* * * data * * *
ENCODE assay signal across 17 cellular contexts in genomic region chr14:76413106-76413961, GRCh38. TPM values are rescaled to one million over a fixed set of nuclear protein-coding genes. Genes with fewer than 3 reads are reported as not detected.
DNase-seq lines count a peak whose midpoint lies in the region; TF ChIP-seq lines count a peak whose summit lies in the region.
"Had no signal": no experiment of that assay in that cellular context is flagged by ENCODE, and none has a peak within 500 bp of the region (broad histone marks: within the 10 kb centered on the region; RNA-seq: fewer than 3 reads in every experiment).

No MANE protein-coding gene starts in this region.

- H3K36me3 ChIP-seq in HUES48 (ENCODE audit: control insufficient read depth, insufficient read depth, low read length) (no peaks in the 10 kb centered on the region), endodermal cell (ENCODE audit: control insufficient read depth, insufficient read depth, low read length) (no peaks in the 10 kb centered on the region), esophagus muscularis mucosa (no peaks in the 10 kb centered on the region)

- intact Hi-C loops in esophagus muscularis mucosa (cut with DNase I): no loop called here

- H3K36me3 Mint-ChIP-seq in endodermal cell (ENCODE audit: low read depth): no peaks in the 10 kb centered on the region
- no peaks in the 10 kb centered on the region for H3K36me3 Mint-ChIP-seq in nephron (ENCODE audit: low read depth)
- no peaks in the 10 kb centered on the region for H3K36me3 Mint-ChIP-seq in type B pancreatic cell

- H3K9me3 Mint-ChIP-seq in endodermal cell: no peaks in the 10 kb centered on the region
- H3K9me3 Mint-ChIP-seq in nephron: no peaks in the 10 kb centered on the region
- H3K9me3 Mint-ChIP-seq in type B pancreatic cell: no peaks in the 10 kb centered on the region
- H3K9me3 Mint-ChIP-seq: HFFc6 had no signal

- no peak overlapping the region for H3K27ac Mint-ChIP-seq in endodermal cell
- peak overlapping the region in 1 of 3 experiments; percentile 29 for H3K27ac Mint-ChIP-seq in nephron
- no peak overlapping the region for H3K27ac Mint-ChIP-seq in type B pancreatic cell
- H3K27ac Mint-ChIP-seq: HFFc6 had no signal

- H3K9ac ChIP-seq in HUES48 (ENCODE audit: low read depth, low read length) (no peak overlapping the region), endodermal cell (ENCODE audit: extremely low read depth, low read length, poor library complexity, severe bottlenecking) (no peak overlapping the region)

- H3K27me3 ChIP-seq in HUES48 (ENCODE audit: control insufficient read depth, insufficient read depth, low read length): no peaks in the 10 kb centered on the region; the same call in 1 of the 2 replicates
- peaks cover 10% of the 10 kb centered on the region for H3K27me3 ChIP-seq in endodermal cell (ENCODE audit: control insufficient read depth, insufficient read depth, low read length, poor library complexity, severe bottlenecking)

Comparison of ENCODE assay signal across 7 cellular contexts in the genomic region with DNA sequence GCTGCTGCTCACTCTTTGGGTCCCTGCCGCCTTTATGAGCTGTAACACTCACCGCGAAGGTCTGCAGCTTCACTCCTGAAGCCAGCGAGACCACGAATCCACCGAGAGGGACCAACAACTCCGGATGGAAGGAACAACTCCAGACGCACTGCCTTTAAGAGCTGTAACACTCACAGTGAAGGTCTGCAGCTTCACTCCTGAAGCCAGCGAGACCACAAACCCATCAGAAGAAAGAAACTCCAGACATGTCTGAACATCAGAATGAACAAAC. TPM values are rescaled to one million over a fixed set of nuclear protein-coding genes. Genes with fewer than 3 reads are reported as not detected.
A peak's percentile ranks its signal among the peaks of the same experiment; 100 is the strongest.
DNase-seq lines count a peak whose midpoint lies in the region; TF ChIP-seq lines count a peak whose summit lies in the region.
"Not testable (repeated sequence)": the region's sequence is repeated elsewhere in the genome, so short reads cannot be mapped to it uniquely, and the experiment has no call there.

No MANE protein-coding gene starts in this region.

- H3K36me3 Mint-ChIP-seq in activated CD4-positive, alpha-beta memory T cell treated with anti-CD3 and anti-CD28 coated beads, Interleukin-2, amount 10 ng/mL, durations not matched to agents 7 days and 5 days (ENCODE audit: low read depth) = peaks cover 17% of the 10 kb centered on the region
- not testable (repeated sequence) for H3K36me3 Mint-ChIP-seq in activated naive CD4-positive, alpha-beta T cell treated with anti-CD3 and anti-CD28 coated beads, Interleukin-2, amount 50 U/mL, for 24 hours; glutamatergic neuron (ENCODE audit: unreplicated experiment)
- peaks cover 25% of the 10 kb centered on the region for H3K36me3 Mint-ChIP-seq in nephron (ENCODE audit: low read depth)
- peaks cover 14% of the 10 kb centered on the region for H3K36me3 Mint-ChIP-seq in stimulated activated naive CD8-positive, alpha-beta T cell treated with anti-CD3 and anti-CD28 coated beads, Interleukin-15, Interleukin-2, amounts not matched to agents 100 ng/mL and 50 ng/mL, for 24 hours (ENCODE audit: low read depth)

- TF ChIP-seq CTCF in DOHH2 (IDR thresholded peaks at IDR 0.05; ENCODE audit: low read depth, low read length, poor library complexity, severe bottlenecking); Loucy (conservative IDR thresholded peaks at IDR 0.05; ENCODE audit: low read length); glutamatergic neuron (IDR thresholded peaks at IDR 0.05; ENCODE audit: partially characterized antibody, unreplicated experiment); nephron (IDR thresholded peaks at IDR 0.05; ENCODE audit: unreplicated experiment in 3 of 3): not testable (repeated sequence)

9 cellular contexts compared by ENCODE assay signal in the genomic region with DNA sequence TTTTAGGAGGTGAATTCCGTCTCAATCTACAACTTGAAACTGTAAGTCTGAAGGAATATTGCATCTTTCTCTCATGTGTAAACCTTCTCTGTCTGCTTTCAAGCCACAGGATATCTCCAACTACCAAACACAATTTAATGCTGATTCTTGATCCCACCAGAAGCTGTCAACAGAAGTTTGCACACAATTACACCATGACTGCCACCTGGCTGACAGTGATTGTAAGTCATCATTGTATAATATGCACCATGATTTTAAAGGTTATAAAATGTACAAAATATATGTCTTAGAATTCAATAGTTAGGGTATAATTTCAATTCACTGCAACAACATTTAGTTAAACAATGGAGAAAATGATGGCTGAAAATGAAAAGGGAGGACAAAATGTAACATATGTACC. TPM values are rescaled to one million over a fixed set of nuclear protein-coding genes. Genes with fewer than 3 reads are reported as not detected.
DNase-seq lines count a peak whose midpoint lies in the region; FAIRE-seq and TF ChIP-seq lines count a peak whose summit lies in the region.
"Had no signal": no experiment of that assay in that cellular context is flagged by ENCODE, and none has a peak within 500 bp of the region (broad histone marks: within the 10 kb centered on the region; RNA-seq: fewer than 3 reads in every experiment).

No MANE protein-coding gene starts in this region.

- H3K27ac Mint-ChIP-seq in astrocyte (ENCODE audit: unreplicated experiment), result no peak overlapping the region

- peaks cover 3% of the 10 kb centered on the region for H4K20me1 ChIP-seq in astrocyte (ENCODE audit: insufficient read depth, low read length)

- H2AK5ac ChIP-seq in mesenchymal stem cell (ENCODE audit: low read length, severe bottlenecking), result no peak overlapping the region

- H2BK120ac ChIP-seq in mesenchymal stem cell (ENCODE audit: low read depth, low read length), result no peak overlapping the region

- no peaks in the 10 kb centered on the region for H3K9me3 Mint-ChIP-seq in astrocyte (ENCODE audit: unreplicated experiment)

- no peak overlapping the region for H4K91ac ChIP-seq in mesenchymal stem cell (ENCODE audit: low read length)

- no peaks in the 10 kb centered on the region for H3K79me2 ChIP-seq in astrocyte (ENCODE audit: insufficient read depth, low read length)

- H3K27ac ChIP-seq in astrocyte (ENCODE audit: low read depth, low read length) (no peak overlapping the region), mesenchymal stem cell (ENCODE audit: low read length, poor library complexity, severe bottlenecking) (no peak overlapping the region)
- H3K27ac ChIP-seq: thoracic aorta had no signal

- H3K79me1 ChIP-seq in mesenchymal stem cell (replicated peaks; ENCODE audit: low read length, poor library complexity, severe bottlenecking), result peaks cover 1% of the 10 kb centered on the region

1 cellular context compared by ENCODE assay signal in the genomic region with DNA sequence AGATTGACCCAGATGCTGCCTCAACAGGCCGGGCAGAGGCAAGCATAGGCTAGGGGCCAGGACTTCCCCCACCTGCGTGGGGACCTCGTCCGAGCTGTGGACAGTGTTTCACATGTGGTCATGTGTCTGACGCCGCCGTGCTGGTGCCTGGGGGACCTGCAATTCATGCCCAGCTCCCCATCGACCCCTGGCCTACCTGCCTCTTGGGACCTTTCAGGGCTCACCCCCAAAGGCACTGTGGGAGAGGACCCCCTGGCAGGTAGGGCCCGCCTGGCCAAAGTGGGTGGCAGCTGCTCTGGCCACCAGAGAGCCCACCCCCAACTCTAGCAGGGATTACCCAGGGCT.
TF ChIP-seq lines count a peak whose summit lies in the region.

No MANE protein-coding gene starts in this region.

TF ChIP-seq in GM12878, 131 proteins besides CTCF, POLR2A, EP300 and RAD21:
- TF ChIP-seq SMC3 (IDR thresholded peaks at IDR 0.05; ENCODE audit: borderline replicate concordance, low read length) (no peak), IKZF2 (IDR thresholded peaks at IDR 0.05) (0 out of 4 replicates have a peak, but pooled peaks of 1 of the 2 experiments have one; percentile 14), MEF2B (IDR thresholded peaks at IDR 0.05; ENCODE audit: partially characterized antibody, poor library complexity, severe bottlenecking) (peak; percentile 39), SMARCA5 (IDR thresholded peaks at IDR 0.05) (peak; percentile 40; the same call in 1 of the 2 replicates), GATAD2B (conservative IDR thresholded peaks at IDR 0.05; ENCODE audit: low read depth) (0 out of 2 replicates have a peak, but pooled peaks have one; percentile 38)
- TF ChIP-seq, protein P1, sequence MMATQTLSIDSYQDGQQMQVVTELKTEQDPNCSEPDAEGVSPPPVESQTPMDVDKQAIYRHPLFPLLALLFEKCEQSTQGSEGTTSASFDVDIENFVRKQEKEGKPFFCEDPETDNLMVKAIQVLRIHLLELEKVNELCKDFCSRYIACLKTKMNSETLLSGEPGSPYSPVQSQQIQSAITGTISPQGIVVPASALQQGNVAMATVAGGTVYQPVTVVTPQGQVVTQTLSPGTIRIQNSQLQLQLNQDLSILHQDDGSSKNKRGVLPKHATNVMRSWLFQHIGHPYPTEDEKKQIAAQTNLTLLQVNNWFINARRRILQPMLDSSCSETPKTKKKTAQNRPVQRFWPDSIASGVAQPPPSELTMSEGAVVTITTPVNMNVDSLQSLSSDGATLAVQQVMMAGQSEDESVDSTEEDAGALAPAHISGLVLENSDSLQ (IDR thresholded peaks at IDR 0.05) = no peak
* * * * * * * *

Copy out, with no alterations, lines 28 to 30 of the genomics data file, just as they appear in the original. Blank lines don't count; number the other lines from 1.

- peaks cover 25% of the 10 kb centered on the region for H3K36me3 Mint-ChIP-seq in nephron (ENCODE audit: low read depth)
- peaks cover 14% of the 10 kb centered on the region for H3K36me3 Mint-ChIP-seq in stimulated activated naive CD8-positive, alpha-beta T cell treated with anti-CD3 and anti-CD28 coated beads, Interleukin-15, Interleukin-2, amounts not matched to agents 100 ng/mL and 50 ng/mL, for 24 hours (ENCODE audit: low read depth)

- TF ChIP-seq CTCF in DOHH2 (IDR thresholded peaks at IDR 0.05; ENCODE audit: low read depth, low read length, poor library complexity, severe bottlenecking); Loucy (conservative IDR thresholded peaks at IDR 0.05; ENCODE audit: low read length); glutamatergic neuron (IDR thresholded peaks at IDR 0.05; ENCODE audit: partially characterized antibody, unreplicated experiment); nephron (IDR thresholded peaks at IDR 0.05; ENCODE audit: unreplicated experiment in 3 of 3): not testable (repeated sequence)